42. Doctor J Says:

    Where is the 72 hour website published Brown Act required Agenda for the PAC ? Such blatant violations by the district — no regard for the legal requirements.

  43. Theresa Harrington Says:

    Many people at the meeting said notices were not sent to the entire community, in contrast to the notices they all received about the YVHS suicide attempt. One parent said a notice was posted at the school, but only parents who escort their children into the school would have seen it.
    The Bel Air principal suggested that another public meeting be held. Several people also complained that they had no input into the creation of the three options presented:
    1) convert Bay Point K-5 schools to K-6, convert Riverview MS to 7-12, build new K-6 on Alves property;
    2) maintain existing K-5 schools, convert Riverview MS to 9-12, build new 6-8 school on Alves property;
    3) convert K-5 schools to K-8, convert Riverview MS to 9-12, build new K-8 on Alves property.
    There was no support for options 1 and 3. About half of those present liked option 2.
    The Superintendent’s Council created option 1 during the school closure process, but the School Closure Advisory Committee rejected it. Now, it is being presented again by the consultants and again appears to be receiving zero support.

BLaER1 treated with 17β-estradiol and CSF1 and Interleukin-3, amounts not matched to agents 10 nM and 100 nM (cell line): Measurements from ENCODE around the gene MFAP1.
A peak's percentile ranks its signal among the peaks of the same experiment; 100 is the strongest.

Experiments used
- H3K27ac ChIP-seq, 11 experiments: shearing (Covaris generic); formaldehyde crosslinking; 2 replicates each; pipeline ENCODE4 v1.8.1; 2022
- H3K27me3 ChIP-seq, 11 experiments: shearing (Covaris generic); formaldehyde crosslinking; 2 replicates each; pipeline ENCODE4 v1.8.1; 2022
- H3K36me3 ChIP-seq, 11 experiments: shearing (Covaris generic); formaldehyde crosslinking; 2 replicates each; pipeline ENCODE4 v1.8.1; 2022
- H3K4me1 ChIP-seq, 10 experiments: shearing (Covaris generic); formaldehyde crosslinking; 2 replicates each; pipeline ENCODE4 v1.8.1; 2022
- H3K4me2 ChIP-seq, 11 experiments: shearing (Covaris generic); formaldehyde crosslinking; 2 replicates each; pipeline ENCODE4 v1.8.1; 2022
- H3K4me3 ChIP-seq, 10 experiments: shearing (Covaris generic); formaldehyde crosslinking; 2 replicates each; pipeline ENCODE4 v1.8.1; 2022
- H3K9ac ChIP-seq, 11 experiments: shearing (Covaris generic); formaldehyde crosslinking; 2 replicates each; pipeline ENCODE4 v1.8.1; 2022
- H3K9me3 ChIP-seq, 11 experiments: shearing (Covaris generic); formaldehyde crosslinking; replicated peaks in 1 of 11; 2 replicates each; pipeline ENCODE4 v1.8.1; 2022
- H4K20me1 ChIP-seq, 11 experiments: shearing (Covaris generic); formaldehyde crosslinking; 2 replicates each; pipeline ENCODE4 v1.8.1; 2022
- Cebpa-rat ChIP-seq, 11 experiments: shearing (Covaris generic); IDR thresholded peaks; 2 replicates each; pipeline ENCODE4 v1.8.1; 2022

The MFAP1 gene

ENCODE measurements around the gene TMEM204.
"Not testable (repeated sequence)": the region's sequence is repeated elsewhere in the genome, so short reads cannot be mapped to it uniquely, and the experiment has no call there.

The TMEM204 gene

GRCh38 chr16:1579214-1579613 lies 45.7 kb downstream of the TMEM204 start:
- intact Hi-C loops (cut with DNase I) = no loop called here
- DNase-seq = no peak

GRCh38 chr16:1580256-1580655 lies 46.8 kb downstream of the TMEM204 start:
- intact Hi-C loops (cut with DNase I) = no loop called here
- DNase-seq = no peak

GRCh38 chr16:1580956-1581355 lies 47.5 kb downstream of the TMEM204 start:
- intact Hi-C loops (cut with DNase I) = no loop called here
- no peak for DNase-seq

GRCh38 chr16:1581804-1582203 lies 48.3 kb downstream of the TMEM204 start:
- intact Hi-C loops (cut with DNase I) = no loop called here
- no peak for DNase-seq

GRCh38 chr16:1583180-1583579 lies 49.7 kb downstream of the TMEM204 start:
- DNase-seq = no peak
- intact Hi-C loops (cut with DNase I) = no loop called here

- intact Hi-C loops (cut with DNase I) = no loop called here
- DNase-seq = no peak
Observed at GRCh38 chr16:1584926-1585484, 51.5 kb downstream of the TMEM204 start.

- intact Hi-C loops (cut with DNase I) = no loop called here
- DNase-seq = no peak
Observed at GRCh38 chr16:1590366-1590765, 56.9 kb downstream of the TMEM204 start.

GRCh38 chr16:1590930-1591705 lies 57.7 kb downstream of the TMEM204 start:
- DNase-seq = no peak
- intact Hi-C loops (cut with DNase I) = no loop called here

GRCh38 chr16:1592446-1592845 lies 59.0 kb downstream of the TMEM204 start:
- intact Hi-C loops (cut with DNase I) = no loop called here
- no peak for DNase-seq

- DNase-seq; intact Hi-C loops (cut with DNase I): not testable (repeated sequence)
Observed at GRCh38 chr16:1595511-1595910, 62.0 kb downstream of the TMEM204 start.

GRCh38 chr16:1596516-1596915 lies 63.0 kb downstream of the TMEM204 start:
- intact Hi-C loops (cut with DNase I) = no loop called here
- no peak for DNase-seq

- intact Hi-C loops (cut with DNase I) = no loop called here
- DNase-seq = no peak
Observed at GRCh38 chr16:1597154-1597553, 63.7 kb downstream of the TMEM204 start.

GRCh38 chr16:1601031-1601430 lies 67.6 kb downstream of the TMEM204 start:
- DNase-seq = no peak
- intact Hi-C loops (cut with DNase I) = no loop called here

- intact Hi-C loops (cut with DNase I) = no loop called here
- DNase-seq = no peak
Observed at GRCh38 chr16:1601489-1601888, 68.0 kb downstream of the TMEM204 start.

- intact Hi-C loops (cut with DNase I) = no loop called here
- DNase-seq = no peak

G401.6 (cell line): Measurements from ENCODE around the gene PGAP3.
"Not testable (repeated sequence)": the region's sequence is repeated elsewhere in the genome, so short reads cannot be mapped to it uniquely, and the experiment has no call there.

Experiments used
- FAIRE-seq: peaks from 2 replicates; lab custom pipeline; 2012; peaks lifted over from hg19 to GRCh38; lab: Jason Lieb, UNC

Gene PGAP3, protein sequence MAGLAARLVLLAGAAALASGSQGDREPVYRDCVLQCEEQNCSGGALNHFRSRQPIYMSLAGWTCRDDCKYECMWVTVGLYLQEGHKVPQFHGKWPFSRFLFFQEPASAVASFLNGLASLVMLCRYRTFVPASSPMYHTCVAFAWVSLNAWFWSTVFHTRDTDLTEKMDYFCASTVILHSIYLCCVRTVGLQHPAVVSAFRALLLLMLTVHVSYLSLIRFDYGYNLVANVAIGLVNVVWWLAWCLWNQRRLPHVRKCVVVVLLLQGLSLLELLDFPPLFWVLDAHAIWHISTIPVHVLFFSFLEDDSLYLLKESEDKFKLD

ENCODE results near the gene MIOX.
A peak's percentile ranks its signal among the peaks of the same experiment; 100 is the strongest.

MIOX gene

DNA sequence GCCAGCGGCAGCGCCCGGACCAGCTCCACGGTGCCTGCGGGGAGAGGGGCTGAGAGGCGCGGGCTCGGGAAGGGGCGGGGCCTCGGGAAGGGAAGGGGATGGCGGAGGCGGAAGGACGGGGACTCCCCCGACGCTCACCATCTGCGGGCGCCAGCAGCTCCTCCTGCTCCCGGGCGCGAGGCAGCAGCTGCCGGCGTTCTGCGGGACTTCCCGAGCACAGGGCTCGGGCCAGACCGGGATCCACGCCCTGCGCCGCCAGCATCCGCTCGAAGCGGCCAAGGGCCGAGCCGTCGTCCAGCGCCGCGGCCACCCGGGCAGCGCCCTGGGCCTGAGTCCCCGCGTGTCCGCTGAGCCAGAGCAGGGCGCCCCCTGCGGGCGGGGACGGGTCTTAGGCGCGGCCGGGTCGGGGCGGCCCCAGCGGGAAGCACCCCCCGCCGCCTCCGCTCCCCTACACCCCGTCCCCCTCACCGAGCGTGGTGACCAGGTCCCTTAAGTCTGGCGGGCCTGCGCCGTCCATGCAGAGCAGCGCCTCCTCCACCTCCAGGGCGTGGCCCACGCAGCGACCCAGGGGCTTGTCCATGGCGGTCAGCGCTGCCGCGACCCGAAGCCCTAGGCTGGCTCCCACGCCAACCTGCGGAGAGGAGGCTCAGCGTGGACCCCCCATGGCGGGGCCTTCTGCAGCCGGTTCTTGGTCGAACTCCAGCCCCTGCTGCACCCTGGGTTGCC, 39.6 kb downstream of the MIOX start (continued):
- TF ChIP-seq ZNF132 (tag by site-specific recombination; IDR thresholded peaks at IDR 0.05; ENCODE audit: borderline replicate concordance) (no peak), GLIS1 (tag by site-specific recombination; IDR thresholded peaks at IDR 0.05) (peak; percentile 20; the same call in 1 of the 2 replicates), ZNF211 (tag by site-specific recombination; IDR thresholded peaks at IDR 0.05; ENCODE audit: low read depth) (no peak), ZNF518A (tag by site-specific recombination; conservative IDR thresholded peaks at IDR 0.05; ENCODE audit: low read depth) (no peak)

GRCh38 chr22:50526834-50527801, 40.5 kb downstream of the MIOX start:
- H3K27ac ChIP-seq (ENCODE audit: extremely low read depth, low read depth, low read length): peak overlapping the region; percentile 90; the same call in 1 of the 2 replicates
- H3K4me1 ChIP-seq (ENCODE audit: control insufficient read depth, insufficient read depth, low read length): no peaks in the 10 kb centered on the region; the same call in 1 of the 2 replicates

Several people asked why anything is being considered, since the consultants admitted Bay Point is not growing as much as originally projected, due to the economy.
    There was also a difference of opinion about whether a new high school is needed at all. A student and some others said they like the opportunity to attend MDHS because of its academies and its location in a thriving city, in contrast to Bay Point, which they said has few businesses that might be willing to partner with academies.
    But some Bay Point residents were adamant that they need a new high school.
    The issue of funding was barely mentioned. The consultant told me there is some unallocated money in Measure C, but said it was likely the district would need to seek new funding.
    A few people said they would prefer a new high school, instead of a “conversion” of the middle school.
    Some parents and students also said the new school should have sports fields because sports are important to students and motivate them. The consultant said the Alves property is too small to have as many sports fields as most middle schools and that the buildings would likely have to be two-stories.
    One student asked why students’ opinions weren’t being solicited.
    Perhaps administrators at MDHS and Riverview MS should ask students what they think about these options.

  44. Doctor J Says:

    Thanks TH, its obvious the “Bay Point Master Plan” is just a CRAM DOWN the taxpayers throats engineered by the Lawrence/Eberhart consortium. What about the Lawrence’s “secret committee” decisions changing boundaries and bus transportation in Bay Point without Public Input and Board direction ?

  45. Anon Says:

    G –